Note that the 20 include disciplines such as asset management, crisis management, governance, fraud control and so on. Not all organisations will implement or recognise all of these disciplines. However, they will generally be present in some shape or form.
The clause seems to sum up what BS 65000 called ‘coherence’: the joining-up of related key disciplines into a collaborative resilient whole with no gaps or overlaps, rather than in relatively closed silos, creating an environment for Brexit and other major programmes.
No organisation has faced Brexit before and it’s fair to assume that, while some larger firms’ management systems architecture will accommodate it as just another major change, the experience will be very new for others. Most who decide to act in a structured way will establish a project whose remit and execution will evolve sporadically, improving only when driven to do so or when an idea emerges.
Continual improvement is a mindset that accepts we can always do things better and this applies particularly to resilience. It means we systematically and intentionally keep improving the context model, quality of information and each of the other attributes listed.
A simplified framework applying this for Brexit might include making innovation and improvement part of the strategy and habitual, regularly scanning for changes and accommodating them by adapting the strategy, planning improvements, assigning resources and making them happen and carrying out regular reviews while also monitoring what has been achieved against goals set.
Change drives risk and resilience. If things didn’t change, equipment would never wear out, rainfall would be standard and Brexit wouldn’t happen. Some changes we can anticipate and plan for, others come out of the blue or must be imagined because they’re outside of our experience. In any case, anticipation and readiness is preferable. The degree to which we develop and systematise this will influence our adaptive resilience.
As we’ve seen, Brexit is far from a straightforward change. It means we need a mechanism that ensures we’re not surprised or shocked by what it brings, leaving us well-placed to respond and continue with business.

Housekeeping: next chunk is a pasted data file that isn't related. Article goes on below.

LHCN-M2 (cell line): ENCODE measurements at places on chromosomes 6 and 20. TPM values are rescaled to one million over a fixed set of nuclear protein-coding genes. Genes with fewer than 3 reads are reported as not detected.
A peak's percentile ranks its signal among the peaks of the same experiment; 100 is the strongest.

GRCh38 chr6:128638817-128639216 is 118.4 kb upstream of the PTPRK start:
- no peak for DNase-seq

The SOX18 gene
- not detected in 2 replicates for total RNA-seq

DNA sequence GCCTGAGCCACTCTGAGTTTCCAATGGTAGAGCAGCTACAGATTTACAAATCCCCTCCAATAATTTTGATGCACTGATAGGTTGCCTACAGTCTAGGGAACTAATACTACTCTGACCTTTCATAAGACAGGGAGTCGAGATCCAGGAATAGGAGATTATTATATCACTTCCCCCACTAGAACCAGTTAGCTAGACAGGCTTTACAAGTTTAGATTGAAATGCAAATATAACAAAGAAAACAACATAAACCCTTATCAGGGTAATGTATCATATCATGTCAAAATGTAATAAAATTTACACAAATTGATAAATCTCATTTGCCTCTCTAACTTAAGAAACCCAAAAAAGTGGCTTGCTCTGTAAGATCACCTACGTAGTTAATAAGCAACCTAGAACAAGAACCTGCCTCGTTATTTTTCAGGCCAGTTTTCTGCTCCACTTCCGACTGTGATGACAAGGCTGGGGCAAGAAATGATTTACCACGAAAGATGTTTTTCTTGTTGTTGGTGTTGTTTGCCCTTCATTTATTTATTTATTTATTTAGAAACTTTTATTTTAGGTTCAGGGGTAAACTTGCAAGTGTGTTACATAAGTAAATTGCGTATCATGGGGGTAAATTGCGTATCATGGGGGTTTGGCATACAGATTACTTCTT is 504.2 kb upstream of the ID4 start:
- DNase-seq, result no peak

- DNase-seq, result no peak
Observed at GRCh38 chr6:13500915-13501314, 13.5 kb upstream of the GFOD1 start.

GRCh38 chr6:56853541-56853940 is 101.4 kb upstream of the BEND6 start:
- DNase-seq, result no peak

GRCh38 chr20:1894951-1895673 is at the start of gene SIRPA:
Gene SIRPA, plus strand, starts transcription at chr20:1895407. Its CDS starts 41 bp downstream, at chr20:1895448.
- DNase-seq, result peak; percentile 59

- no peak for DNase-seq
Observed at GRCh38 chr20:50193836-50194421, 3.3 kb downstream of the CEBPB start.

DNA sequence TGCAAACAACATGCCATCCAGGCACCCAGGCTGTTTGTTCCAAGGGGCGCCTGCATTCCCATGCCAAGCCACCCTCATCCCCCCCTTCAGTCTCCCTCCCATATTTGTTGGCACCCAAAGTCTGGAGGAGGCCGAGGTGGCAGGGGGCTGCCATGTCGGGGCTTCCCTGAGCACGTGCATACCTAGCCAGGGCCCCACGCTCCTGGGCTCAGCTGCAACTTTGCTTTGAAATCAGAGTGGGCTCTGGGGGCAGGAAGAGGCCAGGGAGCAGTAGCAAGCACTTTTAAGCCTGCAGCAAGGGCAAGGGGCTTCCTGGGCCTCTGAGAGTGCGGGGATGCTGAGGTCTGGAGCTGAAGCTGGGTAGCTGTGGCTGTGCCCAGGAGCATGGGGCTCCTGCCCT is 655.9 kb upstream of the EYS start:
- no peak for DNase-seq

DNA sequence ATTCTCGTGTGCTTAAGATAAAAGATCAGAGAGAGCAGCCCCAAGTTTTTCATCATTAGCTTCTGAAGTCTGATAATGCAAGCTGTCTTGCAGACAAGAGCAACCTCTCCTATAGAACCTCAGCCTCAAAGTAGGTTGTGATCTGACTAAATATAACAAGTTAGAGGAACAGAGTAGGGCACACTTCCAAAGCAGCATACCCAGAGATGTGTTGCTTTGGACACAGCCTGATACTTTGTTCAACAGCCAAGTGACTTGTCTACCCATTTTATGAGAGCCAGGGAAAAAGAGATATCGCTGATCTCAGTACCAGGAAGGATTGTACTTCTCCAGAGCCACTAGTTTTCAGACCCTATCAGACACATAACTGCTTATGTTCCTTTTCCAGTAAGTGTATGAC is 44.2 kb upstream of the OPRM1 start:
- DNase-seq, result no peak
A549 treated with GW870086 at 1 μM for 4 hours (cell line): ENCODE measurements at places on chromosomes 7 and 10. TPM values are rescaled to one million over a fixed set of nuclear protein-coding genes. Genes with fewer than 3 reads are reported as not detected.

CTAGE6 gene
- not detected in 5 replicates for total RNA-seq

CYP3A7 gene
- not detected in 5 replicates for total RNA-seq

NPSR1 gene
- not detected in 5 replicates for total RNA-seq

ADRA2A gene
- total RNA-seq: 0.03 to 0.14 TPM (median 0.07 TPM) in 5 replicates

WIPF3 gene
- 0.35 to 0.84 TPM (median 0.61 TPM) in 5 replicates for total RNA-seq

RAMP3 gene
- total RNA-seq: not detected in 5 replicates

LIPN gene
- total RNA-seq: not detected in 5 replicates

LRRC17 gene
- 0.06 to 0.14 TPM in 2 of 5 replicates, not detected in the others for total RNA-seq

Steps that we can take to build this adaptive capability might include regularly updating the context model and using it to look ahead while scanning for change, modelling change scenarios and developing response tactics for those that seem likely, exploring alternatives as well as ways to deliver on commitments, dual suppliers and diversifying, planning to respond and absorb the shock of unexpected announcements, influencing changes before and after they materialise and being ready to adapt without impacting delivery or compromising vision or core values.
At the headline level, Brexit now seems a certainty. At almost every other level, though, the potential remains for surprise. No-one can be certain how it will unravel, either globally, nationally or at the organisation level. Our choices are to either move with the herd and hope to arrive intact or seize the initiative by becoming proactive, adaptive and influential.
The nine attributes focused upon in Part One and in this month’s article tell us what we should expect of a resilient organisation. Part 6 of ISO 22316 explains how we can evaluate these capabilities for ourselves and offers a governance framework with which to do this. Again, there’s little if any practical guidance here to help you decide on acceptable levels of attainment for each attribute, or a detailed explanation of how to bring about improvements in each as this must be determined by the host organisation.
Apply this framework for Brexit and you derive a management system that converges on targets set by top management for each of the resilience attributes. It – ie the system – needs to be delivered by a programme or an existing compatible process that’s kept running for the duration of Brexit. Delivered as described, it should continually evolve to track Brexit’s changing shape and improve such that it aligns with the organisation’s Brexit-specific and general resilience objectives or success criteria.
To make it work, you need to set your own attribute targets and thresholds and monitor and measure your performance against them.
John Robinson MSc CEng FBCI is Managing Director of INONI
John Robinson is a business continuity and resilience professional with over 20 years’ related consultancy and software experience. He has provided expertise to organisations worldwide, delivering technology and business-related solutions for the public, private and voluntary sectors